Dr. Denison: I think you can tell us that better than we can tell you! My only big worry is that the vaccine might add to young people’s sense of invulnerability, thinking that there might be zero risk. We have to sell vaccines and give a general sense of their importance and protectiveness, but 98% is not 100%. A lower likelihood of getting serious symptoms after receiving the COVID-19 vaccine does not mean it is impossible to get infected or spread it to someone who could be vulnerable by age. Vulnerable people could also be young people with underlying health conditions. I think the concept that this is a complete armor of protection is false. I like to think of it as PPE in my laboratory. If I have an accident then the PPE will protect me, unlike a bubble that completely protects me. That’s the main misconception I worry about.

Dr. Graham: This is a personal disease, a disease of the individual, but also a disease of the community. I think in this case, people have to really remember this. Even if you are protected, I think that until the community virus load is low, people need to wear their masks and be careful about potentially transmitting the virus to people. The vaccines are wonderful and I’m really happy about their efficacy, but this doesn’t mean that the virus is totally gone. 

Grujic: According to some recent polls, there is still some skepticism among people on wanting to take the vaccine. What are ways in which the U.S government or the media can reduce this skepticism among people and encourage those who usually would not take vaccines to take the COVID-19 vaccine?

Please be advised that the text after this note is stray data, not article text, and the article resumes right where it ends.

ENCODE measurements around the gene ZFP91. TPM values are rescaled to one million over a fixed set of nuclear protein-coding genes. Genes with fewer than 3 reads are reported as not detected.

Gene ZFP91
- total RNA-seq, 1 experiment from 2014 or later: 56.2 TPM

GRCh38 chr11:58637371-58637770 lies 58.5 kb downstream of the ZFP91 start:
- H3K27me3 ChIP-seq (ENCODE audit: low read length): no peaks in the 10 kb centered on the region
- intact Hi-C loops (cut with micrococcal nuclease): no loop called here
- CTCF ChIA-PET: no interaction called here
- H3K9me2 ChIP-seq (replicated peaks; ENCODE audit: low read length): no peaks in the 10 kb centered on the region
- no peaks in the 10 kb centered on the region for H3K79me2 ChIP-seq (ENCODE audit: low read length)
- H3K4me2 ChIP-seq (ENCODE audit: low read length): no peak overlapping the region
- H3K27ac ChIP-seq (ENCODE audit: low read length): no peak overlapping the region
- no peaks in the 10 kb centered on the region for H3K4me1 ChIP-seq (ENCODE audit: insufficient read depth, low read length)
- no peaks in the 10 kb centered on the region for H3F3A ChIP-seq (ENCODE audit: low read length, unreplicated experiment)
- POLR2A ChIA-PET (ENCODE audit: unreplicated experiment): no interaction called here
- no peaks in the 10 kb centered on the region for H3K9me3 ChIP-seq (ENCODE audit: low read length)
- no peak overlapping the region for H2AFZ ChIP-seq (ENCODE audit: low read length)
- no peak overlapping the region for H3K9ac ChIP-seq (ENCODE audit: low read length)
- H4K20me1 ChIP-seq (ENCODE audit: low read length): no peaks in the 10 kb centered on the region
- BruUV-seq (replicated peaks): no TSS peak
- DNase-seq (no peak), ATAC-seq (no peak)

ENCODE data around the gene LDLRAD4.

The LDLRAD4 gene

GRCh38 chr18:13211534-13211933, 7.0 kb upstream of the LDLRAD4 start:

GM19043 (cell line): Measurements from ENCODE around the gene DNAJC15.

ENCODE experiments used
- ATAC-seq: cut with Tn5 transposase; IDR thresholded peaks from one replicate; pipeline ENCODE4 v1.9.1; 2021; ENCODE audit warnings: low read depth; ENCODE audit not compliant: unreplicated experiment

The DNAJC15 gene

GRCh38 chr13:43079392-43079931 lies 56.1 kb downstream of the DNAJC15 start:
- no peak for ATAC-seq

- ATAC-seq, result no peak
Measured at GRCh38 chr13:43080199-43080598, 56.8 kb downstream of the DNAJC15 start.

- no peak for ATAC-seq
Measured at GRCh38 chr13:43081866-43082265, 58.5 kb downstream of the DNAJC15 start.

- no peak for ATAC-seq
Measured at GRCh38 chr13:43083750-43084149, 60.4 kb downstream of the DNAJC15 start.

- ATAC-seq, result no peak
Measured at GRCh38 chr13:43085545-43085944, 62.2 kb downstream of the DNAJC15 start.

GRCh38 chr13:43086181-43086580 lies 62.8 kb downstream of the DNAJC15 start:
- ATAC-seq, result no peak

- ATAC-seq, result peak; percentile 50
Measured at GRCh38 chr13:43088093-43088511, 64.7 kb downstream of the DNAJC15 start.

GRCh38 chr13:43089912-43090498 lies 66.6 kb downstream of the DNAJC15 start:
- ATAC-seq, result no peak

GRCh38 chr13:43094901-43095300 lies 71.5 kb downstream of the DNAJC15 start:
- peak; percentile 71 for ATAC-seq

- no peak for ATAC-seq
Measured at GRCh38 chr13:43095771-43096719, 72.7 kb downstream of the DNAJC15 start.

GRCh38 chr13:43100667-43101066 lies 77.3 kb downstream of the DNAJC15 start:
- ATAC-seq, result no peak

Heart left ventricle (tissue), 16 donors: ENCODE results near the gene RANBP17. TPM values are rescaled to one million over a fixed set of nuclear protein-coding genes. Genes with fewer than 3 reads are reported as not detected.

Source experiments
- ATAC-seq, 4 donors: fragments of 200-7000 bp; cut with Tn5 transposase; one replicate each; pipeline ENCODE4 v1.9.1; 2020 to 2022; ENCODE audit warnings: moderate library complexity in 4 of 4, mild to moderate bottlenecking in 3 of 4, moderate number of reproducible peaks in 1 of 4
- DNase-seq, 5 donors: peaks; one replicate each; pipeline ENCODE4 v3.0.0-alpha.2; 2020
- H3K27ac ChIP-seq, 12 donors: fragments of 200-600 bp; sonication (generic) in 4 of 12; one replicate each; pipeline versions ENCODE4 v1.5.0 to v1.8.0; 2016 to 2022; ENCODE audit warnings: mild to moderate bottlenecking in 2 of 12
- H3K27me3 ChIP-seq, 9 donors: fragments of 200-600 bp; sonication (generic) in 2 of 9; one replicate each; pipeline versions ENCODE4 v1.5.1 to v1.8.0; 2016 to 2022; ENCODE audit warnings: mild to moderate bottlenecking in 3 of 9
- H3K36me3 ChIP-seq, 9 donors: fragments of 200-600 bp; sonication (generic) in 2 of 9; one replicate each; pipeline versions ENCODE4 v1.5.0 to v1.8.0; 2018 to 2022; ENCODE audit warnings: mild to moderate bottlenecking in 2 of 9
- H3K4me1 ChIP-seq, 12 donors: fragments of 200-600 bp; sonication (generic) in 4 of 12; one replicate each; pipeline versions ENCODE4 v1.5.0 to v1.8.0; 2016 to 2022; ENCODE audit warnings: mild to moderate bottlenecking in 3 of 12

Dr. Denison: I’m not sure the U.S. government can reduce skepticism. I think the responsibility comes down to the people that understand the science, get the vaccine, and are able to explain it to others they may know. If you’re talking about misconceptions, I think one of the misconceptions I’m dealing with on a daily basis is that people don’t think proximately about the virus itself, so getting people to try to understand the risk of disease to themselves and those around them versus a theoretical risk of the vaccine is something that we do. Skeptical people will typically get the vaccine when there’s someone that they care about or someone they know or someone like that who has gotten the vaccine… that seems to be the best way to get it done. I don’t know how much the government can do about it, honestly.

Dr. Graham: One of the problems is that the government is part of the reason people don’t trust the vaccine in the first place. So, divorcing it from the government is one way to help people trust the vaccine more. As Dr. Denison says, it’s not a choice between the vaccine or nothing, it’s a choice between the vaccine or the infection because everyone’s gonna have one of those eventually, and choosing the vaccine, a risk of 3 out of a million getting a severe allergic reaction versus a one or two percent chance of dying or a twenty percent chance of long-term side effects– I think that’s the choice people have to make. But, I don’t think you can tell people to take the vaccine, you have to give them information so that they can make their own decisions.

Gulibhi: We’ve seen some reporting on the extreme health effects that some individuals who happen to have taken vaccines showcase. In your view, what are some responsible ways in which the media should report on vaccines and vaccine efficacy?